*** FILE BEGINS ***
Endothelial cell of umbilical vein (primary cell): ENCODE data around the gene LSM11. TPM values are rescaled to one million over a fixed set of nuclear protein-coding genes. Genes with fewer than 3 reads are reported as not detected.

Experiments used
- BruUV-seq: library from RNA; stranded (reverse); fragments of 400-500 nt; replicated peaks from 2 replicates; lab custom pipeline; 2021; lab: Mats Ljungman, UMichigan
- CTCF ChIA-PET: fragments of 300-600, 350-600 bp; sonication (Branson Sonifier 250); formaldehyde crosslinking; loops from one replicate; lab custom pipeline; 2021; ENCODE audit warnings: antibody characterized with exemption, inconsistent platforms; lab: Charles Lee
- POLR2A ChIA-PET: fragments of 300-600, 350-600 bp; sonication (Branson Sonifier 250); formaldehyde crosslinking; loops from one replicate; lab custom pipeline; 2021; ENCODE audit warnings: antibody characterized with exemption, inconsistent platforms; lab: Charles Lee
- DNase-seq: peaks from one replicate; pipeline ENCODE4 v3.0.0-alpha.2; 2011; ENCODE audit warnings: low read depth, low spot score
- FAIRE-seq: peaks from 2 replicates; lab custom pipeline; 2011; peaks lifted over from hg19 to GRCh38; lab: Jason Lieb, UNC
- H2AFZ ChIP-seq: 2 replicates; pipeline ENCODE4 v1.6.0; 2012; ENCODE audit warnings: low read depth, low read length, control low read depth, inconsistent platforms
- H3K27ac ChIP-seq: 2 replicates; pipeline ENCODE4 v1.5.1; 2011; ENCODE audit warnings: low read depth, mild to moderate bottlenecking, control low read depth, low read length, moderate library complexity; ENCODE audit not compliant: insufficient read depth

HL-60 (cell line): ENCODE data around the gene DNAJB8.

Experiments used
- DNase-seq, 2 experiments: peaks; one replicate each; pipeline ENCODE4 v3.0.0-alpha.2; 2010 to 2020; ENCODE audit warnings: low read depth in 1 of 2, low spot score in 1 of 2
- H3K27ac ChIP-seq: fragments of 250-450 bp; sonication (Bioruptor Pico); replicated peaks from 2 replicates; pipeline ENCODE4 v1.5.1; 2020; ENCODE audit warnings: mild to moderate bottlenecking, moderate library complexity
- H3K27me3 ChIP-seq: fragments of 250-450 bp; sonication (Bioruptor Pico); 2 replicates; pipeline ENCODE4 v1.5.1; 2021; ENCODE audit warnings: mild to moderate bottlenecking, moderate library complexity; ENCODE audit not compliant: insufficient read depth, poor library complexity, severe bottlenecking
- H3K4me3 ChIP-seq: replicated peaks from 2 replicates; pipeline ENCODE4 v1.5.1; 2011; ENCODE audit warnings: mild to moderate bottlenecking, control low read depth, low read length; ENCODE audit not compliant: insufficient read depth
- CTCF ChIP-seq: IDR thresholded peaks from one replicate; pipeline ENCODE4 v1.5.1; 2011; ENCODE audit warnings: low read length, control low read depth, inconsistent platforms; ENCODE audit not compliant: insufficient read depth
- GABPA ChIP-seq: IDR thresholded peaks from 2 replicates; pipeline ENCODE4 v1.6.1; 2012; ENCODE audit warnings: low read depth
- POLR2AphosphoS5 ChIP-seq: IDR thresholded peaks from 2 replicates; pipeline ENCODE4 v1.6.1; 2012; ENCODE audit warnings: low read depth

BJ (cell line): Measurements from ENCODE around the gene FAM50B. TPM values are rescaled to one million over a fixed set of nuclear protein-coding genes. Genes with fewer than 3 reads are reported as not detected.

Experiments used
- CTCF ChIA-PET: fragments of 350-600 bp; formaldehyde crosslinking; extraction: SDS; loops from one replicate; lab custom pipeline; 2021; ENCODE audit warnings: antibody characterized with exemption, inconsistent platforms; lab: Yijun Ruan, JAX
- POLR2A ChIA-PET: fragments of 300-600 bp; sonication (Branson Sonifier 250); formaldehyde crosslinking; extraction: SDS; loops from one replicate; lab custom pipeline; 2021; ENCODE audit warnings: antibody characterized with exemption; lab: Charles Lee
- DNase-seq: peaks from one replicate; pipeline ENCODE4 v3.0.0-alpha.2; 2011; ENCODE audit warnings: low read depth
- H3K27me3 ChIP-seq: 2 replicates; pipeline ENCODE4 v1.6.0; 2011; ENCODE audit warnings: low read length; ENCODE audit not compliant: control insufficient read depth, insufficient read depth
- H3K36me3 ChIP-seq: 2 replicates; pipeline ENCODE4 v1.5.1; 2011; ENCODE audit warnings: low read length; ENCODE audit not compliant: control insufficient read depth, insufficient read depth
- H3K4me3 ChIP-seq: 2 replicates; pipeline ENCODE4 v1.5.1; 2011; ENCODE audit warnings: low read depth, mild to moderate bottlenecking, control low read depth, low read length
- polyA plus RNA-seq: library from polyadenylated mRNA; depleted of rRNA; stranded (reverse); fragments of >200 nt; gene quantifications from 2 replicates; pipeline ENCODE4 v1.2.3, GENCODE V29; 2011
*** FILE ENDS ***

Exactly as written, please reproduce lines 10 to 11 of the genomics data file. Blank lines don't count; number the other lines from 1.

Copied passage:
HL-60 (cell line): ENCODE data around the gene DNAJB8.

Experiments used